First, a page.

MUST be sequentially assigned.  For example, if the index in the
       last History-Info header field in the received request is 1.1,
       this processing entity would initialize its index to 1.1.1 for
       the first fork, 1.1.2 for the second, and so forth (see Figure 1



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       for an example).  Note, that in the case of parallel forking,
       only the hi-entry corresponding to the fork is included in the
       request.

   6.  Missing entity: If the request clearly has a gap in the hi-entry
       (e.g. by evaluating via header to the existing request history to
       see if it traversed a domain which doesn't exist in History-Info
       header field.), the entity adding an hi-entry MUST add an index a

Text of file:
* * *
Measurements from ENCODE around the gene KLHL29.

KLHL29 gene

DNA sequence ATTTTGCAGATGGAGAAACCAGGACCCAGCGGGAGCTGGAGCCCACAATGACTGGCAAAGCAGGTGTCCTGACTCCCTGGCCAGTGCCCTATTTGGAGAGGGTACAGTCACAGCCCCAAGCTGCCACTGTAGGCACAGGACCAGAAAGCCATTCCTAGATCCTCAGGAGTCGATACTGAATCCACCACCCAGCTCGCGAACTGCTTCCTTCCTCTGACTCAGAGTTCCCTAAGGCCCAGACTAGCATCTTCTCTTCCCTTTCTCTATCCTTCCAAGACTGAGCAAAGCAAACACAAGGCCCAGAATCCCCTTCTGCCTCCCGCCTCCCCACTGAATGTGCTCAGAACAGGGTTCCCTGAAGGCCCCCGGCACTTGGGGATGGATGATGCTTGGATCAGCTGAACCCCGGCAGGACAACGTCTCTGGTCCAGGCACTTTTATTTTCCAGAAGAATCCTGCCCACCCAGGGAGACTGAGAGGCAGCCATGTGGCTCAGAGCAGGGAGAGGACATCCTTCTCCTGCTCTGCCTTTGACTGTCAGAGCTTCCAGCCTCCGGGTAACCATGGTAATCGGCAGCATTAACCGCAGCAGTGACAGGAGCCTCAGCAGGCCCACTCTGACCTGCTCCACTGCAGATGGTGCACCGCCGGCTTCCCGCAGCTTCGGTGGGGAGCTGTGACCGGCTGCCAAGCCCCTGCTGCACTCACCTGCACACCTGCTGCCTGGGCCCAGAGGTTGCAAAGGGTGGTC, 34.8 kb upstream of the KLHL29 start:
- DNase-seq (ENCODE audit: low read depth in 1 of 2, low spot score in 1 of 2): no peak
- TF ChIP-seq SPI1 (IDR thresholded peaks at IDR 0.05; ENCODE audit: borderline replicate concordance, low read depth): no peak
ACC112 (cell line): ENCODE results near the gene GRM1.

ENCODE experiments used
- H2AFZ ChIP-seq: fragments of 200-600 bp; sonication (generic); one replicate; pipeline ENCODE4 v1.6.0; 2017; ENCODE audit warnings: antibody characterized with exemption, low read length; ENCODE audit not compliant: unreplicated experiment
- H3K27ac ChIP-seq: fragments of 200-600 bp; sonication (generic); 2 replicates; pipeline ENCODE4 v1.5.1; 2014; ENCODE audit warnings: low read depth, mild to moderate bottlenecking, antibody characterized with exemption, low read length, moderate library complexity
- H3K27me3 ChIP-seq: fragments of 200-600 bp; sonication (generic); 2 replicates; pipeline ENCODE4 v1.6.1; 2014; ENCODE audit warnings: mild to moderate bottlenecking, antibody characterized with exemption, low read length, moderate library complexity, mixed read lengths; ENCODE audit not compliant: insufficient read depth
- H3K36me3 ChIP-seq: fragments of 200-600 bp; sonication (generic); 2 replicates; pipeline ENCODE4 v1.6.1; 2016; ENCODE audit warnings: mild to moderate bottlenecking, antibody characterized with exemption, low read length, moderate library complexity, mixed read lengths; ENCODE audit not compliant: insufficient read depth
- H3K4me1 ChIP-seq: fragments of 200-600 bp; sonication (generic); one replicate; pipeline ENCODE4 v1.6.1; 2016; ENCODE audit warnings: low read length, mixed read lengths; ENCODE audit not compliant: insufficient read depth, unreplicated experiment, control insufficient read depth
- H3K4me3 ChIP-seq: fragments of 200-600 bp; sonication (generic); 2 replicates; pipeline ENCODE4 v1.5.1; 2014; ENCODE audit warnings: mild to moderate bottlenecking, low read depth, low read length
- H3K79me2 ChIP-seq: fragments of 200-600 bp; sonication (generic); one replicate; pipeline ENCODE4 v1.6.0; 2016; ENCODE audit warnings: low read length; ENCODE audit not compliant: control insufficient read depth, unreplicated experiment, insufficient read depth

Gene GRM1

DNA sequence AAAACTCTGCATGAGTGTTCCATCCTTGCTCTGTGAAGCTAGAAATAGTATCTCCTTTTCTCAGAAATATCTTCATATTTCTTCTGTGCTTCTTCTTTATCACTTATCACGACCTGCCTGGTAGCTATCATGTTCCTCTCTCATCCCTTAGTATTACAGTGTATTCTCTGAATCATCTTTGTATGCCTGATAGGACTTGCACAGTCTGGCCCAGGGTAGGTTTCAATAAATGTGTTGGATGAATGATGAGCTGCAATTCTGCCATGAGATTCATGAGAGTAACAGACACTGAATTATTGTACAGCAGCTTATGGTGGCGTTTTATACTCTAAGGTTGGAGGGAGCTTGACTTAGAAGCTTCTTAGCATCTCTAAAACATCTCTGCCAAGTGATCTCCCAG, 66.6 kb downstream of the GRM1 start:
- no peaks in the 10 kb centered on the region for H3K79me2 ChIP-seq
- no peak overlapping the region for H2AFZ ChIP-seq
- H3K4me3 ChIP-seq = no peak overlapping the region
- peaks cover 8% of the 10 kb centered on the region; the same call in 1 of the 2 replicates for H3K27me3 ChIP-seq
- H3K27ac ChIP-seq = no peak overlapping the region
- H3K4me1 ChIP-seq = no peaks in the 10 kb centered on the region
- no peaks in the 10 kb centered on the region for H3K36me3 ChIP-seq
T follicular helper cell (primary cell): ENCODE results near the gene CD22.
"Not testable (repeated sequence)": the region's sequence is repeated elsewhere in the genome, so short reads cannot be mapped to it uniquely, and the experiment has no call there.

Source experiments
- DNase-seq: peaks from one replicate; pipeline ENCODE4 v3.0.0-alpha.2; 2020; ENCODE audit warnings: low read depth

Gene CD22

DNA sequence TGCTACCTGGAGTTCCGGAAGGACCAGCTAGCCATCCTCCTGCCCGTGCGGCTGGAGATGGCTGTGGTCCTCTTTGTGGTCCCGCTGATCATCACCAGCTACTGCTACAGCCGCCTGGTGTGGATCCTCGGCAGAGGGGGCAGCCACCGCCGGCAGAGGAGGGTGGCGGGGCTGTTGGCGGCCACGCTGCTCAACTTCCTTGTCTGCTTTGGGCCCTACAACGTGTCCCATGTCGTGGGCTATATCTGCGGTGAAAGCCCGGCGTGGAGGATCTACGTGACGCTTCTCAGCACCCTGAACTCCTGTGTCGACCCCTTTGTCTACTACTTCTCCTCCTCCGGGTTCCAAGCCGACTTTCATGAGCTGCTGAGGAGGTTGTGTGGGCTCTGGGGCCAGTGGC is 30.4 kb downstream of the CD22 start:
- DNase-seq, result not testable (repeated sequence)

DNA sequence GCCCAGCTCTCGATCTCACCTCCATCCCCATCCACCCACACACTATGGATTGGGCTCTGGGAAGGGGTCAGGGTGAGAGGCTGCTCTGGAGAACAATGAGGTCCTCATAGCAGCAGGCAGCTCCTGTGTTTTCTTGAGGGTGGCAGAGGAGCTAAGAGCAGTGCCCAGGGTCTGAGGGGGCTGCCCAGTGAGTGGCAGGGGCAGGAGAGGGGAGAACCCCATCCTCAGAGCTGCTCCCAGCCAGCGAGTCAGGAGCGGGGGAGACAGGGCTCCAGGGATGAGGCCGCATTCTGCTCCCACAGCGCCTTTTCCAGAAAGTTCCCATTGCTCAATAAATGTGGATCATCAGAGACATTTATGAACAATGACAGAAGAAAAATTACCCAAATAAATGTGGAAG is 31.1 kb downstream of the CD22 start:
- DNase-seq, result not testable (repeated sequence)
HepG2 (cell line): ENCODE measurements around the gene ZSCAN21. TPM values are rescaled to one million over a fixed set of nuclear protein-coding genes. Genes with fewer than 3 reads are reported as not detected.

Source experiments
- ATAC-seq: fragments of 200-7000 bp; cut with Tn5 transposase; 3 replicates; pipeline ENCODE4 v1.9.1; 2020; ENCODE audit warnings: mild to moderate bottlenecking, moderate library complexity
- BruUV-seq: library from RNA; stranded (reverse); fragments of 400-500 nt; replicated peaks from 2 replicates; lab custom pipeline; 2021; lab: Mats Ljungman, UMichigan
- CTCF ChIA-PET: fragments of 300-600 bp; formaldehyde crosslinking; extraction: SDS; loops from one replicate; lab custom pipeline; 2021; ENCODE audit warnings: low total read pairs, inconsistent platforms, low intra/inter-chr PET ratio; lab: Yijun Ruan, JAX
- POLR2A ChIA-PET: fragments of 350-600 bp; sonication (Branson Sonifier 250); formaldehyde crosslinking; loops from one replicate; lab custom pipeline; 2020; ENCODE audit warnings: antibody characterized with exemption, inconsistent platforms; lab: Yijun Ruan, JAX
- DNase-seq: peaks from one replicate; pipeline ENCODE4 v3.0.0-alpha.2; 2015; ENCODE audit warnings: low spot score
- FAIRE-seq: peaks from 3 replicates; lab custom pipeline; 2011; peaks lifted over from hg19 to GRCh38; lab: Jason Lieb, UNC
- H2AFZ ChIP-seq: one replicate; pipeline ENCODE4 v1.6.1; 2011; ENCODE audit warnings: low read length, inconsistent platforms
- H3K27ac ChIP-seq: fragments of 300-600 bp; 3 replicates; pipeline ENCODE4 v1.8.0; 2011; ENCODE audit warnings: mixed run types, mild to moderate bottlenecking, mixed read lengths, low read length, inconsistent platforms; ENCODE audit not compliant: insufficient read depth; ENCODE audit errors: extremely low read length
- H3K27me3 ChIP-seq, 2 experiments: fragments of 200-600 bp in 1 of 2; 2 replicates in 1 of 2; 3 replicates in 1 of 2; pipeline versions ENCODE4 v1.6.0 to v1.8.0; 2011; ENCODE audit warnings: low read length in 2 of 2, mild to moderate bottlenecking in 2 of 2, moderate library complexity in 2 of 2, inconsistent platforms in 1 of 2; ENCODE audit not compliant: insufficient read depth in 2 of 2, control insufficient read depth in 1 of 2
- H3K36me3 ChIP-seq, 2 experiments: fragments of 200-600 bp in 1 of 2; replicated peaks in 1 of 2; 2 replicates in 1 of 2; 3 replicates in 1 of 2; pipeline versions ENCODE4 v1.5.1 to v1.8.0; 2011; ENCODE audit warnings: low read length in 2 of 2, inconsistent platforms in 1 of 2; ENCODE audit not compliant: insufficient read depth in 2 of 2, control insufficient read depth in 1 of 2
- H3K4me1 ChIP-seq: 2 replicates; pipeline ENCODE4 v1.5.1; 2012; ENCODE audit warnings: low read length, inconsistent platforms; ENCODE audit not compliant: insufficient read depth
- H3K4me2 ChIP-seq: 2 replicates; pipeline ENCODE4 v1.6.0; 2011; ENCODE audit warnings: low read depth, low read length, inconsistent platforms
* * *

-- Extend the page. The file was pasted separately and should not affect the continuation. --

digit of "0" to the current index prior to adding appropriate
       index for the action to be taken.  If the index of the last hi-
       entry in the request received was 1.1.2 and there was a missing
       hi-entry and the request was being forwarded to the next hop, the
       resulting index will be 1.1.2.0.1.

10.4.  Mechanism for Target Determination in the History-Info Header
       Field

   This specification defines two header field parameters, "rc", "mp"
   and "np", indicating two mechanisms by which a new target for a
   request is determined.  Both parameters contain an index whose value
   is the hi-index of the hi-entry with an hi-targeted-to-uri that
   represents the Request-URI that was retargeted.

   The SIP entity MUST determine the specific parameter field to be
   included in the hi-target-param, in the History-info header field, as
   the targets are added to the target set per the procedures in section